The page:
It’s been nearly two years since my enlistment and I’m glad that I’m on my last mile. Throughout these 2 years, some people would claim that it has been a thorough waste of time, others would say that it’s an experience of a lifetime.

I’ve experienced a fair share of both claims and can testify that 50% of the outcome lies in my hands. There are certainly some sights to behold, trials and tribulations to endure, friends to be made, time to be wasted, problems to be solved, along the way of ORD.

The trick to your time being wasted is to make good use of the time when people are wasting your time. Although I am working in an organisation that prides itself for being timely and decisive, people are routinely late for meetings. I fit books in my iPod Touch or paperbacks in my side pocket. If I were to forget or be bored by rumbling drones, I’ll take out my mobile phone and look up the latest from Reuters and Google Reader. Of course, having the secret to prevent people from wasting your time should mean that you’ll be mindful of taking up the time of others.

Another trick to a time waster in another context is that people would insist that you do certain things using primitive and time consuming methods. I’ve learnt to give equally lengthy forecast of completion, use modern methods, and use the time saved to do my other more important things. I’d learnt this cool trick from one of my school teachers.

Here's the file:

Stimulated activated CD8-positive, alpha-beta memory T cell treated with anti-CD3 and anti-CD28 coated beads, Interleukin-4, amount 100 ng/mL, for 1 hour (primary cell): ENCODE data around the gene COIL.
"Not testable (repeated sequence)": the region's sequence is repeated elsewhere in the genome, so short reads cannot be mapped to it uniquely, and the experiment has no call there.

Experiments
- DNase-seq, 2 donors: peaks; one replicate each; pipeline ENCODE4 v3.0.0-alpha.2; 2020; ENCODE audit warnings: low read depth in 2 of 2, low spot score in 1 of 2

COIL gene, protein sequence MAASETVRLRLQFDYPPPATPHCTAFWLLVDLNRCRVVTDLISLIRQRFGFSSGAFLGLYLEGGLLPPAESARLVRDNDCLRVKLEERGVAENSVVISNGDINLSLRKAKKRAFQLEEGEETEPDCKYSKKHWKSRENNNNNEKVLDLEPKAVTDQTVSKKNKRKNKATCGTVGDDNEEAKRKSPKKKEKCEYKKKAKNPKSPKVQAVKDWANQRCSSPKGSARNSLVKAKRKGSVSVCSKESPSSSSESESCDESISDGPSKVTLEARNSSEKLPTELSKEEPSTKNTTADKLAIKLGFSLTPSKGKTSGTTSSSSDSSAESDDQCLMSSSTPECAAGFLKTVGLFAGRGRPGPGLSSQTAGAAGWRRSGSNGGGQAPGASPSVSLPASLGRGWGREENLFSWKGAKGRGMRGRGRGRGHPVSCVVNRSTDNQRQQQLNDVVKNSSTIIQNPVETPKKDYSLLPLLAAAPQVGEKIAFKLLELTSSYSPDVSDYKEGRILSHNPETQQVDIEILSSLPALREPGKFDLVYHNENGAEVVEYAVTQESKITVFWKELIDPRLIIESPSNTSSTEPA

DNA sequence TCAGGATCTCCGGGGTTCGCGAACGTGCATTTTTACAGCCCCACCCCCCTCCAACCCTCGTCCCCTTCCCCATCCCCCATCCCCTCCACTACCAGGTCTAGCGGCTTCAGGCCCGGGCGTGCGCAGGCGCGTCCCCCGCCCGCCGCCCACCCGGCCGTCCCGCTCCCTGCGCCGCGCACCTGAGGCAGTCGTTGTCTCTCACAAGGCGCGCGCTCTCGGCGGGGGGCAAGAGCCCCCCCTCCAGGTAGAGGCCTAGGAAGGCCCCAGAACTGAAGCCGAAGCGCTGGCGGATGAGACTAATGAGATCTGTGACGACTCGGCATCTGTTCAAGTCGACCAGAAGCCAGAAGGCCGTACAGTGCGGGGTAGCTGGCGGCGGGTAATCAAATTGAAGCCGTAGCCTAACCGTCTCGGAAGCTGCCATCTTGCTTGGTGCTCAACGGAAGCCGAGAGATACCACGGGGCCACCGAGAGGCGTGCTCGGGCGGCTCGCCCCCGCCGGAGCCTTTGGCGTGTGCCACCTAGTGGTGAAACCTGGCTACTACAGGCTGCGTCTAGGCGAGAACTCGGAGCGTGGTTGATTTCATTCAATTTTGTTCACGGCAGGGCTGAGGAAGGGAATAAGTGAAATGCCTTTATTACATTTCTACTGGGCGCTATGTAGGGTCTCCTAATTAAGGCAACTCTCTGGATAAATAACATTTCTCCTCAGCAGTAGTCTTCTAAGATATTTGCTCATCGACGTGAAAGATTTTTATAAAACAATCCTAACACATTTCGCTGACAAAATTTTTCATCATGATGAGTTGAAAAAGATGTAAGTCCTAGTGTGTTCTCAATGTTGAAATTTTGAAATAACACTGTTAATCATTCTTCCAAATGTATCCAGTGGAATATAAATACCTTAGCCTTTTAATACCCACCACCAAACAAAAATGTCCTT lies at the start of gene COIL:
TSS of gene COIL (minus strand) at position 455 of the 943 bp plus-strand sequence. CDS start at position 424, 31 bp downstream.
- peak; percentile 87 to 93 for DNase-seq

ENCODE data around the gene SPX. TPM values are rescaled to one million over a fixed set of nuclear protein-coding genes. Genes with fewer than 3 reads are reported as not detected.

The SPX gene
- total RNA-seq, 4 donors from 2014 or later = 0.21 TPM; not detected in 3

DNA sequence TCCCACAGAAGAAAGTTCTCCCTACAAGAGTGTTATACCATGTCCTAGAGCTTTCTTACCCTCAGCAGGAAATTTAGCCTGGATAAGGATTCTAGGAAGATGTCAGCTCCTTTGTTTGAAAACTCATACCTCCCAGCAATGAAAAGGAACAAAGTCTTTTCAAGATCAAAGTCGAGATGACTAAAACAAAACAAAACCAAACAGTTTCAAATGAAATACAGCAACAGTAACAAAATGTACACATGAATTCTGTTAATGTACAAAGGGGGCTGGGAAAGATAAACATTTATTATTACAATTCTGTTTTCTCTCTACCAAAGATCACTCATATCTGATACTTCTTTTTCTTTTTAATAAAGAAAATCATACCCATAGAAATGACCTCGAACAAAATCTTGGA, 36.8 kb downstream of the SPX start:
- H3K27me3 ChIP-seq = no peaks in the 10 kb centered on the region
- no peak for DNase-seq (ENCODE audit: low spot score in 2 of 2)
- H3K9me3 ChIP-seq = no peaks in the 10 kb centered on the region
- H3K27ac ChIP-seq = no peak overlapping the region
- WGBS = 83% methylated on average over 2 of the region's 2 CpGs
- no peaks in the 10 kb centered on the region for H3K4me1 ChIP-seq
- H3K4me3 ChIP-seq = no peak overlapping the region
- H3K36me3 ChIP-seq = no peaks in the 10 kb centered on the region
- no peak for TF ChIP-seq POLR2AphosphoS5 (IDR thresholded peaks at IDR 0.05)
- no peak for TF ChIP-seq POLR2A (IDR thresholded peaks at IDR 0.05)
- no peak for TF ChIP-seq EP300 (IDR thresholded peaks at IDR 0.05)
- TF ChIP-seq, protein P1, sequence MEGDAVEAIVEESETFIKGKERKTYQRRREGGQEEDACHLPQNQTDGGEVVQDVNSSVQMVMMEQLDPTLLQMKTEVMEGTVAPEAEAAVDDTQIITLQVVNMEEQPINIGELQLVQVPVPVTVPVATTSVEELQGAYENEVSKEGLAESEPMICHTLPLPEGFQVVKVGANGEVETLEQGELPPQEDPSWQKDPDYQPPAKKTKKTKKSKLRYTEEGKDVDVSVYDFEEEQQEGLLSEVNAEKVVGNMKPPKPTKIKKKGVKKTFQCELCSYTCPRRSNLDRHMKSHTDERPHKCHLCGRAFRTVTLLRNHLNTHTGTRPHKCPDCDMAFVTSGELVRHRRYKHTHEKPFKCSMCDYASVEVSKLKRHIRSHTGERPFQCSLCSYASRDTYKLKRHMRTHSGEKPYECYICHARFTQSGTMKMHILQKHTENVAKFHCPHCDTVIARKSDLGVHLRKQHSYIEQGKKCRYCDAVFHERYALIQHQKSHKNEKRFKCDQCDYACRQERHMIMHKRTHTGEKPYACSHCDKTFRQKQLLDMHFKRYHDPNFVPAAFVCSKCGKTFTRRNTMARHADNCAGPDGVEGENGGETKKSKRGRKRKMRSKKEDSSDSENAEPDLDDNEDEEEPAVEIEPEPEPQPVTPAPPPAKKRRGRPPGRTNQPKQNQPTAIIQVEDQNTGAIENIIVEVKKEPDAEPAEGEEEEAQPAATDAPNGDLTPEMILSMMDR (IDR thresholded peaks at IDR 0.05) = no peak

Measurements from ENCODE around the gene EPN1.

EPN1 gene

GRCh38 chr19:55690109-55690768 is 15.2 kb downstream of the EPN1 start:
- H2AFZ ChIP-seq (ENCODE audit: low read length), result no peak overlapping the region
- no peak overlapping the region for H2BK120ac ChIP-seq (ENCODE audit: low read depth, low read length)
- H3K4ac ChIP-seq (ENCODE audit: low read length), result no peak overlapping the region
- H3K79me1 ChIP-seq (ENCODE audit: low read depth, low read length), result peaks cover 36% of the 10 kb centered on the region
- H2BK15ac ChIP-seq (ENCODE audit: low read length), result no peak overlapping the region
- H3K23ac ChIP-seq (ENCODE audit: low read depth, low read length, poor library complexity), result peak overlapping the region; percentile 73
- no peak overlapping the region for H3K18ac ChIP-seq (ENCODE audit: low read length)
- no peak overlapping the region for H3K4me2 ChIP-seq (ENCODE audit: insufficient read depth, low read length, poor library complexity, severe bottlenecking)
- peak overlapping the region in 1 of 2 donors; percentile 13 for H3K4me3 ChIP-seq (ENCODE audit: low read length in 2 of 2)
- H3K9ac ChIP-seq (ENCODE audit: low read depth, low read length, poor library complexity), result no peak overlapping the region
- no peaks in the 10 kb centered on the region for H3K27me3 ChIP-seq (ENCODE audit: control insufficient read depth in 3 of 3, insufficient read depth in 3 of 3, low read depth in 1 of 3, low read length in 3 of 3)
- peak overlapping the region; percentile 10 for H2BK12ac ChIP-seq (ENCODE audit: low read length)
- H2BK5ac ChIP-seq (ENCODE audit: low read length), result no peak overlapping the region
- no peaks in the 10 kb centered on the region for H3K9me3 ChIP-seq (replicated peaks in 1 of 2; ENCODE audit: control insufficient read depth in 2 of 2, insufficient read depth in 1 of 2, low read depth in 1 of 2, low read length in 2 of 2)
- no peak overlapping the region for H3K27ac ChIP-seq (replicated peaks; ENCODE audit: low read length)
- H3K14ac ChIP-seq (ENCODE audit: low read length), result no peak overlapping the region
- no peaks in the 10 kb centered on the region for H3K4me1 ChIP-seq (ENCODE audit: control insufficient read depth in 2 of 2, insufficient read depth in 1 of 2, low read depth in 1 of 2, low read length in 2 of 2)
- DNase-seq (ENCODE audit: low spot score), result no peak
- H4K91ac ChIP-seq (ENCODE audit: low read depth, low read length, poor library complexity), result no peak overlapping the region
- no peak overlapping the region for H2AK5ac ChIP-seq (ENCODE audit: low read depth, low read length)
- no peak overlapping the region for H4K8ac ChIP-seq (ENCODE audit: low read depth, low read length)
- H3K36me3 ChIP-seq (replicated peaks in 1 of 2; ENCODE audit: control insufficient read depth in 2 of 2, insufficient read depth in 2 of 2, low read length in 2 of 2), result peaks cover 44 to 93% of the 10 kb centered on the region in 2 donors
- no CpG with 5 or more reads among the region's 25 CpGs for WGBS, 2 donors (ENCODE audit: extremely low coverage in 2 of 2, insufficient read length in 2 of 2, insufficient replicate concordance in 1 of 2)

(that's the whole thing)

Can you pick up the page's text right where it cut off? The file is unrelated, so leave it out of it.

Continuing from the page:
That’s the gist on the time savers I’d learnt and employed.

As my work moved into the HQ, time wasters are no longer the biggest enemies. The new and powerful word in use is Politics. Putting it upfront, I thoroughly hate it. Navigating through the minefield of politics is a skill to be learnt and polished in any office environment.

I’ve learnt how to smile when you’re boiling furious, make friends and be friendly toward deadly enemies, capture and understand the nuances of intent and sentence structure in instructions, reading the truth of smiling lies, and most despicable of all, cleaning up after people’s defecation. Sometimes I wonder, am I working too much and hard for what I’m paid? Then again, it’s the price for the development of alternative mental faculties.

On the other hand, I’ve learnt a lot more about myself that I could ever have. I’ve noticed that my subconsciousness is like a sponge, soaking up everything around me — the good, the bad, and the ugly, slowly assimilating collated information into my behaviour.

I avoid certain people only because I don’t want to pick up their traits.

As with all politics, I have to deal with lies, half-truths, and white-lies. Knowing how to distinguish between them is important as it gleams significant information which can be of great use.

Lies are rather easy to detect from non-compulsive liars. What’s written in body language books aren’t very useful, as I believe, every person has ‘fingerprint actions’ when he’s about to lie. Taking reference from an obvious lie, one can capture the ‘fingerprint’ and hence match it to whenever it occurs again. To be especially effective in finding the truth and to identify lying, use binary questions while watching out for the ‘fingerprint’.

Nevertheless, I will sorely miss my fellow mates whom I’ve met in one way another, having tried my best to know (and make friends with) as many of them as possible.